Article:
On Oct. 10, people in Chapel Hill and across the state of North Carolina celebrated Indigenous Peoples’ Day through events and education.
President Joe Biden became the first U.S. president to recognize Indigenous Peoples’ Day in 2021. In this year’s proclamation, Biden said that Indigenous Peoples’ Day is a time to “honor the sovereignty, resilience and immense contributions that Native Americans have made to the world.”
Evynn Richardson, a sophomore student at UNC and a member of the Haliwa-Saponi Indian Tribe, said she celebrated alongside the Carolina Indian Circle, American Indian Center and UNC Indigenous staff by coming together to eat, enjoy fellowship and build community.
Dalton Locklear, the vice president of the CIC and a member of the Lumbee Tribe, said that in addition to the gathering, the CIC partnered with the AIC to celebrate Indigenous Peoples’ Day by handing out tobacco and prayer bundles across campus.
“It's important to celebrate Indigenous Peoples’ Day because it's essential to recognize that this is stolen land and to uplift Indigenous voices – especially if you’re Carolina, which is a public PWI,” he said.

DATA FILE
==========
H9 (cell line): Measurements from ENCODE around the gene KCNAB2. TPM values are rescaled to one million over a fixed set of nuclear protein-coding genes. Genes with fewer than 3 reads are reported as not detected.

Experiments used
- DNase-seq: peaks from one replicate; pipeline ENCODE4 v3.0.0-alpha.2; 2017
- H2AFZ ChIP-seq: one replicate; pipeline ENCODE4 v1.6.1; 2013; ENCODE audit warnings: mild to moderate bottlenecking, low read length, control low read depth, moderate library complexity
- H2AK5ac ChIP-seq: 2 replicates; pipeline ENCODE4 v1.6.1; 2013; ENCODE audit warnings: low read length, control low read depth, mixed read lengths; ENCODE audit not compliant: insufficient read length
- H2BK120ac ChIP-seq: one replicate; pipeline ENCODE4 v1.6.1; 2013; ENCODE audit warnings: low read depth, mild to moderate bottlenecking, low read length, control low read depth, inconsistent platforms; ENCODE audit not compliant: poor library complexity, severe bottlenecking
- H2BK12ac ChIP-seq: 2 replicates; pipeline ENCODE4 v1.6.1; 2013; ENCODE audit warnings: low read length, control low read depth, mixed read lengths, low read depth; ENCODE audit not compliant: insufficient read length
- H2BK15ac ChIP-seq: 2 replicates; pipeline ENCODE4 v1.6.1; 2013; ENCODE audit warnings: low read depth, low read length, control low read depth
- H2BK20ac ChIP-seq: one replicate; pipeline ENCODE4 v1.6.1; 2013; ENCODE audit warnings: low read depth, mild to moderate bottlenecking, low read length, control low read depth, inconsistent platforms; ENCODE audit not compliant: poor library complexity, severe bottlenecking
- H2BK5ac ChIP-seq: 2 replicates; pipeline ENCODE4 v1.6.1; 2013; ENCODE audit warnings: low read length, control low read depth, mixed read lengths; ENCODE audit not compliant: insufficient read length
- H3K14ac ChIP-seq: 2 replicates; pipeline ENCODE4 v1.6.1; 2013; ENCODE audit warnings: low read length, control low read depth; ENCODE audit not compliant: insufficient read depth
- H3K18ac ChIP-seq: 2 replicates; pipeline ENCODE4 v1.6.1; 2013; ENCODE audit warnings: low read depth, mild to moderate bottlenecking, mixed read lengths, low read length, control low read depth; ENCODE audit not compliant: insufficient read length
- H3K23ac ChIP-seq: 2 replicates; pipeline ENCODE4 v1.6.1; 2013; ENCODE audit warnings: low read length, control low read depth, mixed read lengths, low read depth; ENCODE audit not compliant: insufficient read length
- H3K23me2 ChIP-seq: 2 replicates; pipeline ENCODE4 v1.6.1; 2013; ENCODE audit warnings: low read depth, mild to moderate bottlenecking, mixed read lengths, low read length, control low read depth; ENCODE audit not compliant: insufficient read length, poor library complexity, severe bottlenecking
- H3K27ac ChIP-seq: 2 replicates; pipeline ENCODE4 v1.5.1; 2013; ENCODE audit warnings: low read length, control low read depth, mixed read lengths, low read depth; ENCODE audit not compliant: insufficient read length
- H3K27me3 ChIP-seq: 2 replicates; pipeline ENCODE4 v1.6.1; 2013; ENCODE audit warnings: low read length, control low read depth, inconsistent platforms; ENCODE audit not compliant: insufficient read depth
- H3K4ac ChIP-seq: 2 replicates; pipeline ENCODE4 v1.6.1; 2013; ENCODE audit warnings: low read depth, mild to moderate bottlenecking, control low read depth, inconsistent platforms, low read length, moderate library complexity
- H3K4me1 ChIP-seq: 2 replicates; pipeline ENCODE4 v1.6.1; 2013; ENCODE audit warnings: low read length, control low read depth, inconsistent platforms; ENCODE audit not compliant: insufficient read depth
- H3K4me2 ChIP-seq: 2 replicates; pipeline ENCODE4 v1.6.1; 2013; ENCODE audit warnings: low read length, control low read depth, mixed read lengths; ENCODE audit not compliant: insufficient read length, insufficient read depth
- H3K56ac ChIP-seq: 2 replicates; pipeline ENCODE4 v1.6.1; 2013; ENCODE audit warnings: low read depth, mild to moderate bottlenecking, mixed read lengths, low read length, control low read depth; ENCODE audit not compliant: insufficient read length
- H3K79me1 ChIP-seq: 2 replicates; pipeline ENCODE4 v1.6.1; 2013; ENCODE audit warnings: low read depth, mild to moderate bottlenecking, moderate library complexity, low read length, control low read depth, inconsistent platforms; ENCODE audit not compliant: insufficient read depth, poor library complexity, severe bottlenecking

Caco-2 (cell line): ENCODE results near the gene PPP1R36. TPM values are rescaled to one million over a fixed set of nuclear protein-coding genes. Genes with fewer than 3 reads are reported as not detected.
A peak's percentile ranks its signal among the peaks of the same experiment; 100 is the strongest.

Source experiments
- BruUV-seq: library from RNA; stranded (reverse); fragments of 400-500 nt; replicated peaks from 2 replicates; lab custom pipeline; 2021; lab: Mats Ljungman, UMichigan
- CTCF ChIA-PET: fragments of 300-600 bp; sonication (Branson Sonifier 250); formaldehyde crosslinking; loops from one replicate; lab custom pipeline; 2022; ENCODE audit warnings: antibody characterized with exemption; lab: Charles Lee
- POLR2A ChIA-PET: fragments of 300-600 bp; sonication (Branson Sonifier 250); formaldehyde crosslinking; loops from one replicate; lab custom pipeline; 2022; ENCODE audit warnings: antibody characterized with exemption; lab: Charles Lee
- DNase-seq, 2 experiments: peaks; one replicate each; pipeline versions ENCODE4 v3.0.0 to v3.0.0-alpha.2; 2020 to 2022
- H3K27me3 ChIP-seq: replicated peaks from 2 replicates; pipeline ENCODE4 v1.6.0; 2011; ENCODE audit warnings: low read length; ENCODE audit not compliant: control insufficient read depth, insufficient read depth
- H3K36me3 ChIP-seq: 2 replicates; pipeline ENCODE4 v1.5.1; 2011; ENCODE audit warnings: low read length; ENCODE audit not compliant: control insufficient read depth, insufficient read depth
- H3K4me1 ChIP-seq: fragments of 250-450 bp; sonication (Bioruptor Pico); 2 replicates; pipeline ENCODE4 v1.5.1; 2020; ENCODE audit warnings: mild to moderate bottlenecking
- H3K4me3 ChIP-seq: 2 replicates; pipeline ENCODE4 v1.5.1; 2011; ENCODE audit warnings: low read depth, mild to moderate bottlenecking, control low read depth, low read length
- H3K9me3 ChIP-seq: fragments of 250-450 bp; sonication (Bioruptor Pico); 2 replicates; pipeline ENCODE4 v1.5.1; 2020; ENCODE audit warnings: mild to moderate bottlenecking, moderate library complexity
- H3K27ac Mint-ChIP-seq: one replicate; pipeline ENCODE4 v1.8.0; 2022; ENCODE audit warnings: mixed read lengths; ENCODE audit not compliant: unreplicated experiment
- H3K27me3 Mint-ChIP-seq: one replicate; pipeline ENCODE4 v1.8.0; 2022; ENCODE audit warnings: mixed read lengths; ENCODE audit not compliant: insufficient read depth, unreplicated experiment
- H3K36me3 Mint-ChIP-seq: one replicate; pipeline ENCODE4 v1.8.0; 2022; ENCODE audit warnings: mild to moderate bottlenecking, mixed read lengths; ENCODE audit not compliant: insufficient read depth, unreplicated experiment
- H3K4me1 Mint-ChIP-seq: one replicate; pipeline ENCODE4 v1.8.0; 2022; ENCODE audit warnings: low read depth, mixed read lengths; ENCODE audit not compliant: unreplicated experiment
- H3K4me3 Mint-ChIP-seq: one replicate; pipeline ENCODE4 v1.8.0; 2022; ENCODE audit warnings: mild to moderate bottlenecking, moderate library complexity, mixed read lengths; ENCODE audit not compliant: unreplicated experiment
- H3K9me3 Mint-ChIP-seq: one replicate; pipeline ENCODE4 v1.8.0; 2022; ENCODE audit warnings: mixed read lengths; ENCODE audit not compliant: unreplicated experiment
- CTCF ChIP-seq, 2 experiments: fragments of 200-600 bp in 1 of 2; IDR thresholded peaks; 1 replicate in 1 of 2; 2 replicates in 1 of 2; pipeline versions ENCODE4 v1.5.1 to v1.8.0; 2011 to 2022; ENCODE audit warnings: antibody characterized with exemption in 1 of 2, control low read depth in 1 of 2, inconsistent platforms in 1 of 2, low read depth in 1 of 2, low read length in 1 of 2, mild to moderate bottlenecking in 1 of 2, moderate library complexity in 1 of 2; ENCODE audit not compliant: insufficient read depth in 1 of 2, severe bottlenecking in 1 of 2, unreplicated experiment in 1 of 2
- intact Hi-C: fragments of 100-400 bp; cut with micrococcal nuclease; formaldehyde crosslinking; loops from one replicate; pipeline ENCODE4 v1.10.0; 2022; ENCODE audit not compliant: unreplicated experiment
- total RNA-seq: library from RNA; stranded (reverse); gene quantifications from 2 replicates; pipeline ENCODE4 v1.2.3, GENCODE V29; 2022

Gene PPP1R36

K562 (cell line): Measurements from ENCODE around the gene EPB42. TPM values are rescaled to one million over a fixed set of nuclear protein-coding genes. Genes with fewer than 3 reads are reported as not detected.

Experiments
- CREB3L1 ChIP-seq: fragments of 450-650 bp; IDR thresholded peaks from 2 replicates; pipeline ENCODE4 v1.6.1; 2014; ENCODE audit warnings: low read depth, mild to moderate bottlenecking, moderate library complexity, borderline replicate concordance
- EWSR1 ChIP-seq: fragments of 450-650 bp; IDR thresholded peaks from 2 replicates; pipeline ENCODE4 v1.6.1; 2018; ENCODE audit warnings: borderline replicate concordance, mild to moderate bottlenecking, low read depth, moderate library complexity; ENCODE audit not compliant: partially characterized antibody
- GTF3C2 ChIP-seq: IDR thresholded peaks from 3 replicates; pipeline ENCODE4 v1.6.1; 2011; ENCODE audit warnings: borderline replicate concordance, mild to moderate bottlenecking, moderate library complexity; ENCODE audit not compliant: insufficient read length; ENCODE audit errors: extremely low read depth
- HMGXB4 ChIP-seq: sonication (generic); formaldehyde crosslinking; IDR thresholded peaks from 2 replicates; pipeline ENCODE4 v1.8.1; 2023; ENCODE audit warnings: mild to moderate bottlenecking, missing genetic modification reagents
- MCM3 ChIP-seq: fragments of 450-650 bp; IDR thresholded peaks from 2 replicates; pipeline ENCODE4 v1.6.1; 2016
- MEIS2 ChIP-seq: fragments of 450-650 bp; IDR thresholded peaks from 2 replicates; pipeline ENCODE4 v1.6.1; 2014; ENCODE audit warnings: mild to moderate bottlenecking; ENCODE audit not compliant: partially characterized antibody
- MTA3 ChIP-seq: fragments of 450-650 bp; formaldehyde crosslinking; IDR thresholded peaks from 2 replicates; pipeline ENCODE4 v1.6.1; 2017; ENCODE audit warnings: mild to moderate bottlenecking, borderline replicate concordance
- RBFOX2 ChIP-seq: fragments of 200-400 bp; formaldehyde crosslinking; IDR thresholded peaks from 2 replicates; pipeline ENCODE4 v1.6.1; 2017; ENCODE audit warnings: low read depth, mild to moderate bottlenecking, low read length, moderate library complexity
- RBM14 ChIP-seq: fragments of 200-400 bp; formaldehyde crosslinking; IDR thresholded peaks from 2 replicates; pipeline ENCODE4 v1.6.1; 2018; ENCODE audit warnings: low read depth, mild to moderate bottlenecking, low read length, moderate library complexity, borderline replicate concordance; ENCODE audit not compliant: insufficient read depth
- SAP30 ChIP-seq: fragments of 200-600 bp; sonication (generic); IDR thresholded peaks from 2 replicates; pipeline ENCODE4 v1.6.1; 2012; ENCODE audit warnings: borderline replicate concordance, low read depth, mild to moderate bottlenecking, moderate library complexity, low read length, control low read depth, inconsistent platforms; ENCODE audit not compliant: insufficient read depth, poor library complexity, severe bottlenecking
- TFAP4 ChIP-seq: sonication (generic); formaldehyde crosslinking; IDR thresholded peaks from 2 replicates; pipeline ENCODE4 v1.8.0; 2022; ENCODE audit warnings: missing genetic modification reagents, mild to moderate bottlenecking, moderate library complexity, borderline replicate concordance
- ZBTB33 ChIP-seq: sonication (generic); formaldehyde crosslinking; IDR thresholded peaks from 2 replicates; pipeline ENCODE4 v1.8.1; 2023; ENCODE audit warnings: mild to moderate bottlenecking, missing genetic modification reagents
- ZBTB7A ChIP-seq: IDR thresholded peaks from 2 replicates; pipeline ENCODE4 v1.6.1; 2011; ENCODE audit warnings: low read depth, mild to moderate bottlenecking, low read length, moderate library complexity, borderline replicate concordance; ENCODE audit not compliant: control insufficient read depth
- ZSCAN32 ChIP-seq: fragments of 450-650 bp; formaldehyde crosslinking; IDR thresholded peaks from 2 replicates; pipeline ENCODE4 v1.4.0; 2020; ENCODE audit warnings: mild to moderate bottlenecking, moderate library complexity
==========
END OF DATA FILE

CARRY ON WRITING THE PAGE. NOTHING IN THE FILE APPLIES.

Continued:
Locklear said he did not think the University did enough to celebrate Indigenous Peoples’ Day, due to the fact that the University did not send out a statement recognizing the day.
Richardson also said the University has not done enough to recognize and celebrate Indigenous Peoples’ Day, and that the expectation is that only Indigenous people celebrate the day, rather than everyone.
Richardson said one of the best ways to celebrate Indigenous Peoples’ Day is by finding out whose land you occupy.
“If you do illegally occupy stolen land, you are benefiting from the atrocities that happened to Indigenous people, so the least you can do is learn whose land you occupy,” she said.